Sonoma County Sheriff’s Office, retired deputy sued over death of Bloomfield man
A former Sonoma County sheriff’s deputy had a history of violent encounters with the public and was not properly trained in the use of a neck hold that led to the death of a Bloomfield man last November, according to a lawsuit filed Tuesday by the man’s family.
The Sonoma County Sheriff’s Office knew about a string of excessive force allegations against the retired deputy, Charles Blount, but failed to address them, according to the lawsuit filed on behalf of the mother of David Glen Ward, 52, the man who died in the Nov. 27 incident.
The lawsuit accuses Blount, 60, and Deputy Jason Little of using excessive force during the arrest, which took place on a dead-end street in Bloomfield at the conclusion of a high-speed chase.
Video cameras worn by the deputies captured the final moments of Ward’s life. They show Blount, a 19-year veteran with the Sheriff’s Office, wrapped his arm around Ward’s neck and bashed his head into the side of the car as he tried to pull him out through an open window.
Little fired his Taser twice at Ward through an open window of the Honda Civic, which Ward had reported stolen by an armed man several days prior. Unbeknownst to the deputies and two Sebastopol police officers at the scene, Ward had recovered the car earlier that day.
The lawsuit, which seeks an unspecified amount of damages, additionally names the county of Sonoma and Sonoma County Sheriff Mark Essick as defendants. It alleges Essick knew Blount had a “propensity for violence” and had a demonstrated track record of using excessive force in the past but failed to take remedial steps to prevent future violations by his employee.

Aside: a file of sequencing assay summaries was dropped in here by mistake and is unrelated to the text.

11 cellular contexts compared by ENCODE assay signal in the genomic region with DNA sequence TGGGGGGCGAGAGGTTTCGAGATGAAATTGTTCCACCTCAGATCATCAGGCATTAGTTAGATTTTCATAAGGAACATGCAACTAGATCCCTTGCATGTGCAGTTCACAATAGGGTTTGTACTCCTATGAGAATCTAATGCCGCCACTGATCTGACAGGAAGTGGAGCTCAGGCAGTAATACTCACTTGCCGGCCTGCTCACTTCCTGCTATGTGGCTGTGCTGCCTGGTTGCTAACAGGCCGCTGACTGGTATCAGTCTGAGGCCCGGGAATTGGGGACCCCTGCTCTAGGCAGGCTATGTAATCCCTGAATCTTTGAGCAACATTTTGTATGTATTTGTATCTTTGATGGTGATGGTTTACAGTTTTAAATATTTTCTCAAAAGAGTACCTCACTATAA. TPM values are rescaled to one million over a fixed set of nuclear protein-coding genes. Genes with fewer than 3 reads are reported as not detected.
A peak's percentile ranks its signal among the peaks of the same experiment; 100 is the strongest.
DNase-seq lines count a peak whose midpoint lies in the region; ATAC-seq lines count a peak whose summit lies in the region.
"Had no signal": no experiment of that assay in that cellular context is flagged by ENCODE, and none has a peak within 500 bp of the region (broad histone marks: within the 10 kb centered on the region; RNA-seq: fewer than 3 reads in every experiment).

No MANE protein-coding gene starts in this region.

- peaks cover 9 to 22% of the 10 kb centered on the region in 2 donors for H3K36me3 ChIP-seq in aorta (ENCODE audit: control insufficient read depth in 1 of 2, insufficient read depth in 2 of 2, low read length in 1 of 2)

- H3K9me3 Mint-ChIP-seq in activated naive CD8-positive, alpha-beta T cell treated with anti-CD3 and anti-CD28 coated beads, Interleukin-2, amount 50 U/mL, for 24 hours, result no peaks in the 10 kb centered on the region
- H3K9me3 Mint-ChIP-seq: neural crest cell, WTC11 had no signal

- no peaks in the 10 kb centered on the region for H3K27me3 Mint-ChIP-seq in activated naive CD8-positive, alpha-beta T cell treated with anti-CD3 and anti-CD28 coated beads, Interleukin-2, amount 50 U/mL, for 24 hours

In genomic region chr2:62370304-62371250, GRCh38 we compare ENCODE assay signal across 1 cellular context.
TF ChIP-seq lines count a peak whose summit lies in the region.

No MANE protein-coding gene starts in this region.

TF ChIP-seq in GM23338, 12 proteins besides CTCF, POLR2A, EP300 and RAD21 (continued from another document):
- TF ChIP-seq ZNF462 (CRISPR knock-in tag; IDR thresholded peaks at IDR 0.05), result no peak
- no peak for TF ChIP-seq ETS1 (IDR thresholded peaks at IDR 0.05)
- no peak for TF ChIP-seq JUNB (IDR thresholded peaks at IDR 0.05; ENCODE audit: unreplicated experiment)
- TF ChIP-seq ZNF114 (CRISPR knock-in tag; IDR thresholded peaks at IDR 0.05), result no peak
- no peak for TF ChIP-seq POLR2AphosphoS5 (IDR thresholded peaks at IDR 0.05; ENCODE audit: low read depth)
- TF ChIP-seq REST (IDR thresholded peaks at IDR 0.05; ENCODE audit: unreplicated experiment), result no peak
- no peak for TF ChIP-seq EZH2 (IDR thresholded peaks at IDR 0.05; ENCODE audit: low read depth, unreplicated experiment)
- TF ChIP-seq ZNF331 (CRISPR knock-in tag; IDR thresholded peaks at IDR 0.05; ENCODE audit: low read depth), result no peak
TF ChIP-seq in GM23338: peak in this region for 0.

In early 2019, Blount’s supervisor recommended the deputy undergo additional training in the use of the carotid hold after reviewing an incident in which Blount improperly used the tactic on a person, the lawsuit said. Blount responded by filing a formal complaint that he was being treated unfairly, according to the suit. Instead of retraining Blount, Essick began disciplinary proceedings against the supervisor, the suit alleged. Ward died a few months later.
“This approval of Blount’s violence from the highest level of the Sheriff’s Office caused the public to remain exposed to a man who sooner or later was going to kill someone, and who ultimately did,” the lawsuit said.
Essick did not immediately return a telephone call seeking comment Tuesday. Sonoma County sheriff’s spokesman Sgt. Juan Valencia said it was against county and Sheriff’s Office policy to speak about ongoing lawsuits.
“We have not been served with the lawsuit, we haven’t read it, so at this time, per policy, we’re not going to comment,” Valencia said.
Harry Stern, Blount’s attorney, said in an email statement that he had not yet examined the lawsuit. He did not answer specific questions about the allegations against his client.
Little and Sebastopol police Officer Andrew Bauer, who is also named as a defendant in the lawsuit, were accused of witnessing the use of excessive force by Blount and failing to protect Ward, despite a duty to do so.
Bauer, who was hired by Sebastopol Police six years ago but had worked for the Sonoma County Sheriff’s Office three years prior, could not be immediately reached for comment Tuesday.